The abraded surface should be dressed with a semipermeable dressing held in place with paper tape and backs with non-adherent pads and gauze.

T

57

The patient should return to clinic for the full-face dressing to be changed every 7 days.

F Every 3-5 days.

58

The development of pain with or without erosions generally indicates a postoperative herpetic infection.

T

59

Superinfection by bacteria or fungi is not uncommon following dermabrasion.

F Much less common than HSV.

60

The presence of bright erythema after the first 2-3 post-operative weeks is the first sign of early scar formation and should be treated with topical high-potency steroid ointment od-bd.

T

61

Pulse dye laser should not be used following dermabrasion.

F Can decrease erythema and scar induration.

62

Intralesional steroid injections can be given if any induration, elevation or hypertrophy develops after dermabrasion.

T

63

After successful aggressive scar management following dermabrasion, the skin should be clear.

F Usually have small focal areas of hypopigmentation.

64

Following 3-5 days of wearing a full-face mask after dermabrasion, an open wound care technique can be employed with topical petrolatum ointment.

T

65

Petrolatum ointment should be applied sparingly after dermabrasion.

F Apply 3-4 times daily.

66

The open wound produced by dermabrasion heals by the mechanism of second intention wound healing.

T

67

Regions rich in sebaceous glands (eg. nose and mid-cheek) re-epithelialise more slowly than skin over the bony prominences of the forehead, malar cheek and mandible after dermabrasion.

F More quickly.

68

In dermabrasive wound healing, the collagen fibres align perpendicular to lines of tension before intermolecular cross-linkages are complete.

F Parallel.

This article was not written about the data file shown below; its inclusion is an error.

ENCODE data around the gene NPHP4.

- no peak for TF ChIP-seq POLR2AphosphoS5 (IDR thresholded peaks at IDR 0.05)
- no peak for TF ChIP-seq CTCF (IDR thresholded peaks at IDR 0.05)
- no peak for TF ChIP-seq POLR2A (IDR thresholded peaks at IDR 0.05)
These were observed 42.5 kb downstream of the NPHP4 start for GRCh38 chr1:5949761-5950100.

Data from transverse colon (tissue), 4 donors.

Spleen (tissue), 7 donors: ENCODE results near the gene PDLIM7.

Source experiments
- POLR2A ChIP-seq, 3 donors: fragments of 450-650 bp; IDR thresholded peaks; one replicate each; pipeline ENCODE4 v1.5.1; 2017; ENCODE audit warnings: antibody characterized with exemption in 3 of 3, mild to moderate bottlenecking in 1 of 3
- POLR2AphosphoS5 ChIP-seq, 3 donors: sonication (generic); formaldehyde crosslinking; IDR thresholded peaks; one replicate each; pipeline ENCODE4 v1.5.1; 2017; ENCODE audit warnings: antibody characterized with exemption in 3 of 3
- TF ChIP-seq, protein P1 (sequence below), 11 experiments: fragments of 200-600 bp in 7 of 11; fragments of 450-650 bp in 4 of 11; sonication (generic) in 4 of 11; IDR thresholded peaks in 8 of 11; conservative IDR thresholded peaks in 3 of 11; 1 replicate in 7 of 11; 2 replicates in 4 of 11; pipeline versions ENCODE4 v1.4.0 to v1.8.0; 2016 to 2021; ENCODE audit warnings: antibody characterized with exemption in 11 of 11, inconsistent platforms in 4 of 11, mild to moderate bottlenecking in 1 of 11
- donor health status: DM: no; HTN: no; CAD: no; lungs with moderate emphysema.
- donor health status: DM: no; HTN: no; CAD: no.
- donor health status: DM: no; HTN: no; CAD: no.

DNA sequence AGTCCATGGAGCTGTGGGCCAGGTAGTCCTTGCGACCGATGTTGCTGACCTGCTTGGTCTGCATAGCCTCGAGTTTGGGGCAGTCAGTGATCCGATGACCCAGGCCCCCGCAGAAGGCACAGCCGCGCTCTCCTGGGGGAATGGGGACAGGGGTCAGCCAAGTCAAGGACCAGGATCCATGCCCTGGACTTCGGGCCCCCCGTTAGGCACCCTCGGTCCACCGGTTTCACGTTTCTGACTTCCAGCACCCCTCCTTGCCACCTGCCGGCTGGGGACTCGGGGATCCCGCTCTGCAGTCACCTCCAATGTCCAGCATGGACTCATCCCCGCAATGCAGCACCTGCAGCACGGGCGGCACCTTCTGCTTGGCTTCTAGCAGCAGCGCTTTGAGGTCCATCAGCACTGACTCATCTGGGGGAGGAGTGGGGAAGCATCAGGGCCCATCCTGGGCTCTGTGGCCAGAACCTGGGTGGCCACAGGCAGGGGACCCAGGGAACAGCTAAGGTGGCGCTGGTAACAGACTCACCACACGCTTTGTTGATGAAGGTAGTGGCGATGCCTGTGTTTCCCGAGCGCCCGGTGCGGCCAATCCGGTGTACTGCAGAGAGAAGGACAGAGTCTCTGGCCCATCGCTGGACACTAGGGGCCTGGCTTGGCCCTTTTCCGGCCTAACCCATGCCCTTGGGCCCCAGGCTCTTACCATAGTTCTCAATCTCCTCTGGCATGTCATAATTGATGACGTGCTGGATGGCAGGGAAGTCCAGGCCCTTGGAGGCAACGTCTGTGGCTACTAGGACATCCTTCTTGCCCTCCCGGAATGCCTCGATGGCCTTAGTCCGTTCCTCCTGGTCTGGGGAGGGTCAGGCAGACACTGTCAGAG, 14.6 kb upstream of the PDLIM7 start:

69

Following dermabrasion, increased tenascin expression may promote cellular migration, while integrin mitigates the epithelial mesenchymal interaction of wound healing.

F Increased integrin expression may promote cellular migration, tenascin mitigates epithelial mesenchymal interaction of wound healing.

70

As wound healing progresses following dermabrasion, intradermal oedema continues to dissipate for up to 3 months.

T

71

Continuing improvement of the skin surface irregularities and depressions occur for up to 24 months following dermabrasion.

F 6-12 months.

72

Re-epithelialisation is usually complete within 7-10 days following dermabrasion.

T

73

The skin heals faster with open techniques of wound care compared to using a semi-permeable dressing.

F Faster with semi-permeable dressing.

74

Normal skin tone tends to return within 2-3 months following dermabrasion.

T Need to avoid sun exposure during this time.

75

Most patients will develop some degree of transient post-inflammatory hyperpigmentation over the malar prominences and jawline following dermabrasion.

T

76

Bleaching regimens can be used from the 3rd-4th week after dermabrasion and continued for 4-8 weeks or until hyperpigmentation resolves.

T

77

Permanent pigment alteration occurs in less than 5% of patient following dermabrasion.

F 20-30%.

78

Skin types V-VI are more likely to develop post-inflammatory hyperpigmentation following dermabrasion.

F Skin types III and IV.

79

Pseudohypopigmentation refers to the phenomenon of when normally repigmented abraded skin appears to have a different tone and appearance than adjacent non-abraded skin.

T Can correct non-abraded areas with chemical peels, IPL or non-abalative laser.

80

Increased milia formation is an expected postoperative sequelae of dermabrasion.

T Treat with gentle extraction after 1 week.

81

Acne flares following dermabrasion are due to the occlusive nature of postoperative wound care.

T Treat with routine acne regimens.